For all of the inspirational females, the field still has persistent biases. Last September, Latin America’s 50 Best Restaurants feted their annual list in Mexico City. Out of the ten Mexican restaurants that placed among the fifty best, only two of them, Rosetta and Dulce Patria, had a female executive chef. Rosetta’s chef, Elena Reygadas, also won the Veuve Clicquot Latin America’s Best Female Chef category. Cámara quips, “So the 50 Best comes out with the woman-chef category to compensate their macho leanings. Why do they have to make a special category for women? It just highlights how unequal the profession actually is.” At the very top tier of Mexico City fine dining— Pujol, Amaranta, Biko, Kaah Siis—men are in charge. Now that the occupation has become something desirable, men are leaning in. “Make no mistake, the bro-y, dude thing is going on here, too, specifically at the high end,” Cámara says. Ironically, though it was Mexican women who inflated the status of cooking from mundane, domestic work to celebrated art, the arena long defined as “women’s work” is now a space where men attempt to prove their dominance.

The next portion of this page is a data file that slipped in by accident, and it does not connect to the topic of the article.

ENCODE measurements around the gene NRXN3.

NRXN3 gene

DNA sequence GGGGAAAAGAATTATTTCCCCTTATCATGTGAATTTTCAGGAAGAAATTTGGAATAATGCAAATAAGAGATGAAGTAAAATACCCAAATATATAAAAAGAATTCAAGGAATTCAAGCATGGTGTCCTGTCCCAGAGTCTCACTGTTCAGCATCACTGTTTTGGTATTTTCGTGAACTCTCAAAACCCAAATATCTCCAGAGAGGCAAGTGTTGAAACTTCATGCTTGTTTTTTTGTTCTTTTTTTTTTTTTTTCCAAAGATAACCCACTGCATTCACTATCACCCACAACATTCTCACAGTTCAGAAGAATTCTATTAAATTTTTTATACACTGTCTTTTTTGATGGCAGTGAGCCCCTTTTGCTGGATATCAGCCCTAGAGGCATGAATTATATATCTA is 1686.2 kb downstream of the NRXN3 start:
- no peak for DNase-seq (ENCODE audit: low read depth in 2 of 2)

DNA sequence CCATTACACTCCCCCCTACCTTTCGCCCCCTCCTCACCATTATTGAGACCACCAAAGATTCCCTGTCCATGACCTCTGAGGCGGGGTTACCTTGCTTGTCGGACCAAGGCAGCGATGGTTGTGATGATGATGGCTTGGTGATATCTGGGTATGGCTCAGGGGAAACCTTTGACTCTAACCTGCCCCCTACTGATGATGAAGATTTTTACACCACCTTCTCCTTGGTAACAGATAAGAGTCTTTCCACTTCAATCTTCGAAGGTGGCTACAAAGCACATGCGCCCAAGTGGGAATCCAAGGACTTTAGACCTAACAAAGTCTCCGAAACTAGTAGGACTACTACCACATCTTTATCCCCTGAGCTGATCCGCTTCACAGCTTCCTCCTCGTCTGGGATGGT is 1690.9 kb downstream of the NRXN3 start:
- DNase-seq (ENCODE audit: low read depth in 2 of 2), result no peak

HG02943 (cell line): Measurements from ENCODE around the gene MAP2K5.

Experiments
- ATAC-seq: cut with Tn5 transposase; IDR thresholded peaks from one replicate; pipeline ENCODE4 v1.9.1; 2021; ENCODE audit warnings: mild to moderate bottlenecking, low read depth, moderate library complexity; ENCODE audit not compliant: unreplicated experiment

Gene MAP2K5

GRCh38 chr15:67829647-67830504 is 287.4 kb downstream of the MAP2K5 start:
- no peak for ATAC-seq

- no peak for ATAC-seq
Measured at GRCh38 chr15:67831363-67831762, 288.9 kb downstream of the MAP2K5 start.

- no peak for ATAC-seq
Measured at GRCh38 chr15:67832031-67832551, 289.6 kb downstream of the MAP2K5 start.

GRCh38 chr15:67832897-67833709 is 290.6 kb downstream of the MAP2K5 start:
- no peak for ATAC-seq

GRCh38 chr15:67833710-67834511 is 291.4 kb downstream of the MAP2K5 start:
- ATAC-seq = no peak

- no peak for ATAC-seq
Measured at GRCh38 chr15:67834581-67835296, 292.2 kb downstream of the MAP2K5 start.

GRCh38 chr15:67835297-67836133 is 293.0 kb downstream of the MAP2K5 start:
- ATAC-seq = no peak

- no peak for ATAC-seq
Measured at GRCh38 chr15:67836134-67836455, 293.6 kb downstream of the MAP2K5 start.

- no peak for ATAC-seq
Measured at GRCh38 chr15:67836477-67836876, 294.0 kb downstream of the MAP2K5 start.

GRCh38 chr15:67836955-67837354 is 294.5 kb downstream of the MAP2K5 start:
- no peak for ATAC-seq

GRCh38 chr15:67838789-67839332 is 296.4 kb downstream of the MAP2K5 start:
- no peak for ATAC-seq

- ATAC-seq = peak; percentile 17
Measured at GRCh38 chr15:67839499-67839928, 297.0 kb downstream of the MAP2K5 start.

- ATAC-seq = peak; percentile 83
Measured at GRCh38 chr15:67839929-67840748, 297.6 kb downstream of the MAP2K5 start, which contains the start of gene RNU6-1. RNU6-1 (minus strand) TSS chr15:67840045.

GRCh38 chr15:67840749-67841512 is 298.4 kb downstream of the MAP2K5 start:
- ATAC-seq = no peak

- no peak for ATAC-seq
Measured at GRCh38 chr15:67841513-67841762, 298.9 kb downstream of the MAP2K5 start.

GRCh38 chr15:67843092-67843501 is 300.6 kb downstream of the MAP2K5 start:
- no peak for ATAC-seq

Goodbye Ketchup, Hello Sriracha! How Immigrants Transform US Cuisine, published by The Voice of America, has a nice exploration of how the rise of sriracha in “American cuisine” reflects earlier patterns of how different waves of immigration have changed American cuisine. It also has a nice interview with Krishnendu Ray, professor of food studies at New York University and author of The Ethnic Restaurateur. A quote from the article: